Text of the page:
By offering a detailed account of the British expeditions to the Ross Sea region of Antarctica in the early twentieth century, Edward Larsen’s Empire of Ice is in some ways a quite traditional account of the heroic era. But by focusing on the debate over the scientific content of these expeditions, the book engages with questions that connect the heroic era of Antarctic exploration to the modern history of Antarctic science.
Klaus Dodd’s Pink Ice offers a detailed analysis of Great Britain’s various strategies for making political claims to the Antarctic continent. The British labeled the Antarctic Peninsula region directly to the south of South America the “Falkland Islands Dependencies,” and the ongoing tension over the ownership of the Falkland Islands/Islas Malvinas meant that Britain’s political dispute with Argentina would extend all the way to the South Pole. This is a pioneering work on the geopolitics of Antarctica, which has helped to lay a foundation for other studies on the continent’s political history.
Whereas Dodds’ Pink Ice focuses primarily on one country, Roberts’ The European Antarctic takes a more international approach to the geopolitical history of Antarctica in the first half of the twentieth century with an investigation of British, Swedish, and Norwegian Antarctic policy. All three of these countries had a strong interest in the Antarctic whaling industry and Roberts shows how whale science played a central role in the politics of Antarctica during this period. This was epitomized by the inter-war Discovery Investigations, which utilized Captain Scott’s former Antarctic ship to track the movement of whales and learn more about whale biology.
Antarctica in Fiction offers both a literary history of Antarctica, and a critical analysis of the novels, poems, plays, and movies that have been written, performed, and produced about the southern continent. Leane’s contributions to a “cultural turn” in Antarctic studies help to reveal that fiction has played an important, if underappreciated, role in shaping the continent’s history. Science fiction, for example, has been responsible at different times for helping to construct Antarctica as a place of limitless possibility (for example, George McIver’s Neuroomia), a place of existential foreboding (for example, H.P. Lovecraft’s At the Mountains of Madness and John Campell’s Who Goes There?) and as a place of eco-terrorist conflict (for example, Kim Stanley Robinson’s Antarctica).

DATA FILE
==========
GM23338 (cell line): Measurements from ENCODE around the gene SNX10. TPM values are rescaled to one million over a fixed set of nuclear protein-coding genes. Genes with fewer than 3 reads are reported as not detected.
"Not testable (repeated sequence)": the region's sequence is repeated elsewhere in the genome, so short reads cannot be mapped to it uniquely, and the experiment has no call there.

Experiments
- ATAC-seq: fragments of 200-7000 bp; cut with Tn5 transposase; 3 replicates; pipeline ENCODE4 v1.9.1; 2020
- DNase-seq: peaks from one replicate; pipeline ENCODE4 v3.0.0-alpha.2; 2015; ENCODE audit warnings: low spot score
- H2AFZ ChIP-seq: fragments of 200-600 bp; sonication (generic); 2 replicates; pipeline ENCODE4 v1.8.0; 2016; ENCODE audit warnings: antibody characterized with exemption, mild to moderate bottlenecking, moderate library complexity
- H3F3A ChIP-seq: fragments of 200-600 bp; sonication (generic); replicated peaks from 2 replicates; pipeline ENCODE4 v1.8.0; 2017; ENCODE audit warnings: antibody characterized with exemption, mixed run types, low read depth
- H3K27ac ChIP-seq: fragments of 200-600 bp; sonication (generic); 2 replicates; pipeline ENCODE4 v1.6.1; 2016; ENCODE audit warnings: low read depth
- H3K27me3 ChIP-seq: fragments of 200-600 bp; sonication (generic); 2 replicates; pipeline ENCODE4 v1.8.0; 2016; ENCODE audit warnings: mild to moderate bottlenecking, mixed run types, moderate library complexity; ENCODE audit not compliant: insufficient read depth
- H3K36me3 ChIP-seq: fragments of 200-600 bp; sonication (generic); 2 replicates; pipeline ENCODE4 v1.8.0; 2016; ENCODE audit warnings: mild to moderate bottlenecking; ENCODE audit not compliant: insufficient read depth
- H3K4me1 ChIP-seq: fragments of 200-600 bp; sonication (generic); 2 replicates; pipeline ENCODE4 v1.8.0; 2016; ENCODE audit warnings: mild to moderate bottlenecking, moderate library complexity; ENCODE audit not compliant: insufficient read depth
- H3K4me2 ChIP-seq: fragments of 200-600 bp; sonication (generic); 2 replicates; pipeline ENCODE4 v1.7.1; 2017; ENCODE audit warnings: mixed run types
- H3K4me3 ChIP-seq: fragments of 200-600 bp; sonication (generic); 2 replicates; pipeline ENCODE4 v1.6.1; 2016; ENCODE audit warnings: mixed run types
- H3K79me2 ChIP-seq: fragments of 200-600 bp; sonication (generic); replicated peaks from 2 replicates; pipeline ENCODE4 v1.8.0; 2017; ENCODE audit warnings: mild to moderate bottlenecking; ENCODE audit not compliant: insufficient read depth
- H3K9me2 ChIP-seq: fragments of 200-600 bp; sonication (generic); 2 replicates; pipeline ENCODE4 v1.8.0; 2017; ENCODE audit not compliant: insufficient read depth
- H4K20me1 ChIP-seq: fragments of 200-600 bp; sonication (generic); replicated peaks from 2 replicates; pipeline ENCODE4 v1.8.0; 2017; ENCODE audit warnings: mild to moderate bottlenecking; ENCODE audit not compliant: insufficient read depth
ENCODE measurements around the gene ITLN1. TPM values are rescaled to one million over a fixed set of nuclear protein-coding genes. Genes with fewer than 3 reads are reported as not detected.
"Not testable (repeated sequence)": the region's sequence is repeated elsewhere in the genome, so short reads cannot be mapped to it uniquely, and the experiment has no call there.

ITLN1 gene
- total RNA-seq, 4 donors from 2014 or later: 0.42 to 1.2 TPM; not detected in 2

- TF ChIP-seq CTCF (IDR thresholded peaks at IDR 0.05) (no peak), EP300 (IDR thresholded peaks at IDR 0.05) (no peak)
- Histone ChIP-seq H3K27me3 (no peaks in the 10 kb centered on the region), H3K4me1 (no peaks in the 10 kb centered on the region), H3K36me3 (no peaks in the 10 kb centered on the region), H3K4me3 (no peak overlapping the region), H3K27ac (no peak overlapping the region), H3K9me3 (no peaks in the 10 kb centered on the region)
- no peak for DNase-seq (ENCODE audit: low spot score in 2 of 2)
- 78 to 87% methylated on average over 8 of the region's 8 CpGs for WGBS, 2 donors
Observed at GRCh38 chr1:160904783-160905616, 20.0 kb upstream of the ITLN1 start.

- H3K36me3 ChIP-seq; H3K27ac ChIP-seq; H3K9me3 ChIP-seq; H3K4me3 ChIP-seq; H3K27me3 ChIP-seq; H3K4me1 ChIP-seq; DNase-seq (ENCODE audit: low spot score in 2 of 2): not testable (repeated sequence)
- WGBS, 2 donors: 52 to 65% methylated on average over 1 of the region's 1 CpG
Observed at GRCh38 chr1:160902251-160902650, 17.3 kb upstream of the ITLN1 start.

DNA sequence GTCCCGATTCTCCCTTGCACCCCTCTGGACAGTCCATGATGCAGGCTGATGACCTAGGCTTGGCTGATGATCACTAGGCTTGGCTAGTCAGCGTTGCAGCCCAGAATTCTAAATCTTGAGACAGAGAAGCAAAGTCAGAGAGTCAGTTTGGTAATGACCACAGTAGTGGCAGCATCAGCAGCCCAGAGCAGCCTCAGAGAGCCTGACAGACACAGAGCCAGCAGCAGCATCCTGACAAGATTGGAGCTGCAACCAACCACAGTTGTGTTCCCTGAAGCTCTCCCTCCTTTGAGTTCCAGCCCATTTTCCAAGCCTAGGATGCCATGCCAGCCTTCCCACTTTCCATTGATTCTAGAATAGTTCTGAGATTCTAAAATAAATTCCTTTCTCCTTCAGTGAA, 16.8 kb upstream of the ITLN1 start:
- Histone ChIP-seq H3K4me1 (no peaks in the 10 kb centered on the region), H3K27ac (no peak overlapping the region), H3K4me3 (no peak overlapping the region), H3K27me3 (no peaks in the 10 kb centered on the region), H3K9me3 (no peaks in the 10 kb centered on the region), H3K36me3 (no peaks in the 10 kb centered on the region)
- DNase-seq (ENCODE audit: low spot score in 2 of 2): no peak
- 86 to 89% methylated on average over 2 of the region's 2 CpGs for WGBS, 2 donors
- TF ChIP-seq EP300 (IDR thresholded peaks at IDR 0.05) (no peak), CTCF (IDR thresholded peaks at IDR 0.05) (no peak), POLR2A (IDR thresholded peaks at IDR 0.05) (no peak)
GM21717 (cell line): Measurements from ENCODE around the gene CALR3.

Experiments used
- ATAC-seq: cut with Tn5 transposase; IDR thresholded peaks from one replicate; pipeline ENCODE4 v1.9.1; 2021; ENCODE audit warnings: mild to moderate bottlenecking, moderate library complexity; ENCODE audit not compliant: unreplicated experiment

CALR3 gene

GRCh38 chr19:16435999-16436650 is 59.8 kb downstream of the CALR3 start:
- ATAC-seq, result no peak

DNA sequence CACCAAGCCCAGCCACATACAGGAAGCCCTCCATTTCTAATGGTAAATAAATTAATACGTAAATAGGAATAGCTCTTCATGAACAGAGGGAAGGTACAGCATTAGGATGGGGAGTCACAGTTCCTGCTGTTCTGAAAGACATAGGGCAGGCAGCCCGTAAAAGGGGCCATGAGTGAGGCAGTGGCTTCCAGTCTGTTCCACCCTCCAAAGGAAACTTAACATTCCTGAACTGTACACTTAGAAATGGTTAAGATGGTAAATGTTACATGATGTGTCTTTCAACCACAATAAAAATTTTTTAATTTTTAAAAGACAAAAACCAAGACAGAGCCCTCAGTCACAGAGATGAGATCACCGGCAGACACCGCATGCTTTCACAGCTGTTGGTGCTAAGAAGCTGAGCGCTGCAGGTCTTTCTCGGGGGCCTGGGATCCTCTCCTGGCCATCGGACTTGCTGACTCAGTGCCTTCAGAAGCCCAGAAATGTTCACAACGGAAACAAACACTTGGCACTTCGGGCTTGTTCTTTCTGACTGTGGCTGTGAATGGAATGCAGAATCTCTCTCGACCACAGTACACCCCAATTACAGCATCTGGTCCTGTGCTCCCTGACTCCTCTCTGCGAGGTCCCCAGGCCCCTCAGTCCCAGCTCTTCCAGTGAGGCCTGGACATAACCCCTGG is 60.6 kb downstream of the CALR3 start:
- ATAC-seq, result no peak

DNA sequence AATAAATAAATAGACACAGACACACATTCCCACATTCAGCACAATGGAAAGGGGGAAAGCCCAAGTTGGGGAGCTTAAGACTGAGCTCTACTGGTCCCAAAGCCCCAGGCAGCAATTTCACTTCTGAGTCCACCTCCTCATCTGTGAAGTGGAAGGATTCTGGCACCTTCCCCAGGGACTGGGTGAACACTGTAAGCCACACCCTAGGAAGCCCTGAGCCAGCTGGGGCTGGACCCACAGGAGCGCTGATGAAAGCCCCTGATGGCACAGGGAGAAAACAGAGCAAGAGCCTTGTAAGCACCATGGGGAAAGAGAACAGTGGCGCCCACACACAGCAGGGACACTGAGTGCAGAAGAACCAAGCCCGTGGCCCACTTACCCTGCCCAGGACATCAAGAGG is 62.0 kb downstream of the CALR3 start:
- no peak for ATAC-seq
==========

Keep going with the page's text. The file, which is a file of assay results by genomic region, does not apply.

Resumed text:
Glasberg visited Antarctica as part of the US National Science Foundation’s “Artists and Writers” program, but her book is scathing about ongoing links between science and imperialism. She demonstrates that far from being a benign “continent for peace and science” contemporary Antarctica has strong connections to the military-industrial complex and US expansionism. Glasberg’s interpretation of Antarctic history focuses on gender politics, and she offers a wonderful analysis of Ursula Le Guin’s short story Sur, about a group of South American women who became the first people to reach the South Pole but decided not to tell anyone about their experiences.
Some of the most interesting work on the nineteenth century history of Antarctica is currently being done by a team of Argentine and Brazilian historical archeologists working in the South Shetland Islands in the Antarctic Peninsula region. Historias de un pasada en blanco is part of an ongoing effort to “voice the silences” in Antarctic history through a focus on the experience of sealers working in the region (a group that left few written documents). Through innovative archeological research they show how sealers worked in tremendously difficult conditions to incorporate this part of Antarctica into the expanding capitalist world of the early nineteenth century in ways that were longer lived and more nuanced than traditional boom-bust narratives suggest.
Voices and Lives
Since at least the middle of the twentieth century, science has been the dominant human activity taking place on the Antarctic continent. Ice, Water, Stone offers one of the most engagingly written descriptions of the nature of scientific work in this part of the world. The book focuses on Green’s experiences as a geochemist investigating the ice-covered lakes in the McMurdo Dry Valleys of Antarctica, and provides a real sense of how scientists can become so attracted to working in the extreme environments of the southern continent.
Griffiths is an Australian environmental historian, and he visited Antarctica with the Australian Antarctica Division. Part history, part travelogue, Slicing the Silence offers a beautifully written account of daily life in contemporary Antarctica alongside a discussion of how we came to be where we are today. The book is particularly effective in showing the strength of national attachment that countries such as Australia feel for Antarctica.